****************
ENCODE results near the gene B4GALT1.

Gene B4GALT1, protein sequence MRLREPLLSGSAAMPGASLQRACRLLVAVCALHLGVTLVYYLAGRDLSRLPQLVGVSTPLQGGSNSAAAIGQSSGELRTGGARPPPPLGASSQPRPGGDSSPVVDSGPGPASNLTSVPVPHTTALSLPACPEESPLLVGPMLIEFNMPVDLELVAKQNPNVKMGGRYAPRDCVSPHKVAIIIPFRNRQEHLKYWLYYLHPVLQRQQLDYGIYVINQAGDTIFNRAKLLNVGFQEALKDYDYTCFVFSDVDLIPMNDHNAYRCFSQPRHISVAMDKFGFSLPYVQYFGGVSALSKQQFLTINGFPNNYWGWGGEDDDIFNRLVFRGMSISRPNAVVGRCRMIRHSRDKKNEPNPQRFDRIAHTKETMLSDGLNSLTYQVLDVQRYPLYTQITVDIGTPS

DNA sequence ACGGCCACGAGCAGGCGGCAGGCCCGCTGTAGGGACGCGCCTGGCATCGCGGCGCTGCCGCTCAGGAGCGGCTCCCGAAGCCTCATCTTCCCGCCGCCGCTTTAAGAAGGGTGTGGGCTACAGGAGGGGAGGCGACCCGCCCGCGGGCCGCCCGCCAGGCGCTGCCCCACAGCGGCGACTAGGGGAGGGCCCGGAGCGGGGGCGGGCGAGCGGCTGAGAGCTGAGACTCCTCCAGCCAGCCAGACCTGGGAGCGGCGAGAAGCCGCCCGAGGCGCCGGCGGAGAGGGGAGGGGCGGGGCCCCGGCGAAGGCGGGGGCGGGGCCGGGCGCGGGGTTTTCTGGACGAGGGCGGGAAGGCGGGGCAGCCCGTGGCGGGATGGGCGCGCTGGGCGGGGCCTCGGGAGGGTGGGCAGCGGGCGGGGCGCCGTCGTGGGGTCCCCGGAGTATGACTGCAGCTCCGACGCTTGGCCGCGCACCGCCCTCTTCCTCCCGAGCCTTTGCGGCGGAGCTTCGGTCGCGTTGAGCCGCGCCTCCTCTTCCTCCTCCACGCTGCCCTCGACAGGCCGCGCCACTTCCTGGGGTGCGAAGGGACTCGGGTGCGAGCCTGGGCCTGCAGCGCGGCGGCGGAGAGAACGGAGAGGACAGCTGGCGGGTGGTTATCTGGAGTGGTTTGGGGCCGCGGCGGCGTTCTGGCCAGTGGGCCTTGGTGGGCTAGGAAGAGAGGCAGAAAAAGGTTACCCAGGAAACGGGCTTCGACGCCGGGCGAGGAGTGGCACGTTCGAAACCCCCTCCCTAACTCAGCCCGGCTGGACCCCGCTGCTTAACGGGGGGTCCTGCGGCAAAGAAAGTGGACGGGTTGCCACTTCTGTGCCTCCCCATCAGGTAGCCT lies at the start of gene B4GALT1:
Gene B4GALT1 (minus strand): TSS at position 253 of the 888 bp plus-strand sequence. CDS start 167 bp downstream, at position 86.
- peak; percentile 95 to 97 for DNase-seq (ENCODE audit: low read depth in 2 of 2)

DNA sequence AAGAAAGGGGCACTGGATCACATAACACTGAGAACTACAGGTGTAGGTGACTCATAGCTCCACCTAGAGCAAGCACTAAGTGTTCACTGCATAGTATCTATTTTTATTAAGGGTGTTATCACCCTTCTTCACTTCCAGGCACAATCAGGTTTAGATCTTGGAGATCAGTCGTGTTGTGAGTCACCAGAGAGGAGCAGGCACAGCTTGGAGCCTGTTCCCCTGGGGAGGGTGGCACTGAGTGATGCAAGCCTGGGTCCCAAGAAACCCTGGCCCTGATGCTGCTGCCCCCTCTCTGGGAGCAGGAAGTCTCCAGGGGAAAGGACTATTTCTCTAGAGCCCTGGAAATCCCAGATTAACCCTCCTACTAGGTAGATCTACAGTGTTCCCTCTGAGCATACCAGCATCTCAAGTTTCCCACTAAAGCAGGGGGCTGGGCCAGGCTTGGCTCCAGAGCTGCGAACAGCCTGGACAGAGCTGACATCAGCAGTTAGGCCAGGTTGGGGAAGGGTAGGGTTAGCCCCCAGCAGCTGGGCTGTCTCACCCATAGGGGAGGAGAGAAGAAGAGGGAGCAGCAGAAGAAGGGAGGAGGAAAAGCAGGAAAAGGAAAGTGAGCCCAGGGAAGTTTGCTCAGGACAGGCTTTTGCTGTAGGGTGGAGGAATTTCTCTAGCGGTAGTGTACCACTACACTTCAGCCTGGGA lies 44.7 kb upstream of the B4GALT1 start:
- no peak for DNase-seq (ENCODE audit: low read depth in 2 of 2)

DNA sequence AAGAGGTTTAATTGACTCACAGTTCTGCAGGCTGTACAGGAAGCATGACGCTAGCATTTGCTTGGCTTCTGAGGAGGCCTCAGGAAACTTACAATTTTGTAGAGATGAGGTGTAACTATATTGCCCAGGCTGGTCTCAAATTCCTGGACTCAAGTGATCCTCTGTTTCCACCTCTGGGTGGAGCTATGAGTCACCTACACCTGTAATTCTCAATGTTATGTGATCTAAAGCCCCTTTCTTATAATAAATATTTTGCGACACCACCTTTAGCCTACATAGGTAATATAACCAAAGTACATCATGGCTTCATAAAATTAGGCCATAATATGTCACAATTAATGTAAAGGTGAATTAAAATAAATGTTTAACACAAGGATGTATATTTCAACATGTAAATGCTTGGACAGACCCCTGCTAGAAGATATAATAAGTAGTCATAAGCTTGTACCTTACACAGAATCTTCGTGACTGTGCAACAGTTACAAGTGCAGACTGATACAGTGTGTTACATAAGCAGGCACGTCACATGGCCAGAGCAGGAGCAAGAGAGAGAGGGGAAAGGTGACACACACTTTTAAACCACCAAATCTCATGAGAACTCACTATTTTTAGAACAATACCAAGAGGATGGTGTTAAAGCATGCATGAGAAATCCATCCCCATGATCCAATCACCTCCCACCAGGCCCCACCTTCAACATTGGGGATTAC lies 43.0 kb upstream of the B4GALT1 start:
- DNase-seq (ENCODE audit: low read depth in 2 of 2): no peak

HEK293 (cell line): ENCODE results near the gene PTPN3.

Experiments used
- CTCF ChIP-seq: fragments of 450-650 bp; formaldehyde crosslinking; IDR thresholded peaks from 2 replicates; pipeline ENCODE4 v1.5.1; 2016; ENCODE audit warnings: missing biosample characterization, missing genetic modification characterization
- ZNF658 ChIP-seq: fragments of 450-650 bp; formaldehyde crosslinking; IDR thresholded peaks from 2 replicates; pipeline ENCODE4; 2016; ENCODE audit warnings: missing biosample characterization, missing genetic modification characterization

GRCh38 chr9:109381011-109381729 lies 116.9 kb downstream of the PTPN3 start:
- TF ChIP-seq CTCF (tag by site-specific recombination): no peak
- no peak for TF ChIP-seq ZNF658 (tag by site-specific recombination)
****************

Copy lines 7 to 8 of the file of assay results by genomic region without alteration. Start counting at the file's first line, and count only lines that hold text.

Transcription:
- no peak for DNase-seq (ENCODE audit: low read depth in 2 of 2)

DNA sequence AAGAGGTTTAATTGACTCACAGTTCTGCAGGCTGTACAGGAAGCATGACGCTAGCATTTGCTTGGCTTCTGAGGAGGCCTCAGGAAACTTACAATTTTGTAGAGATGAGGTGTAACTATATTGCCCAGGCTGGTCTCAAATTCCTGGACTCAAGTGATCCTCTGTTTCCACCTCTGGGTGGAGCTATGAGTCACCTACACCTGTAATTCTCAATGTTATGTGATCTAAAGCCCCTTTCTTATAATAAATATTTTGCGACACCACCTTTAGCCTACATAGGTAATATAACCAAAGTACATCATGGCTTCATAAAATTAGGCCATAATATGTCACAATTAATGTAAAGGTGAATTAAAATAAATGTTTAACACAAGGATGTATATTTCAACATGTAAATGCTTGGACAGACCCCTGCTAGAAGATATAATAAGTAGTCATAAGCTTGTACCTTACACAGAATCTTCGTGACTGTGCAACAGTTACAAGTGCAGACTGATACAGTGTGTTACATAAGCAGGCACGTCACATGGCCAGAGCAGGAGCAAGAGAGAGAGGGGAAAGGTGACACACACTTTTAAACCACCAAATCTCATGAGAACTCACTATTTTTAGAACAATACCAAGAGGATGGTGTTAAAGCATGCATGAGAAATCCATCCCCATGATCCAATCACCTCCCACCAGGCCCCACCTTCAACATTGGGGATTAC lies 43.0 kb upstream of the B4GALT1 start: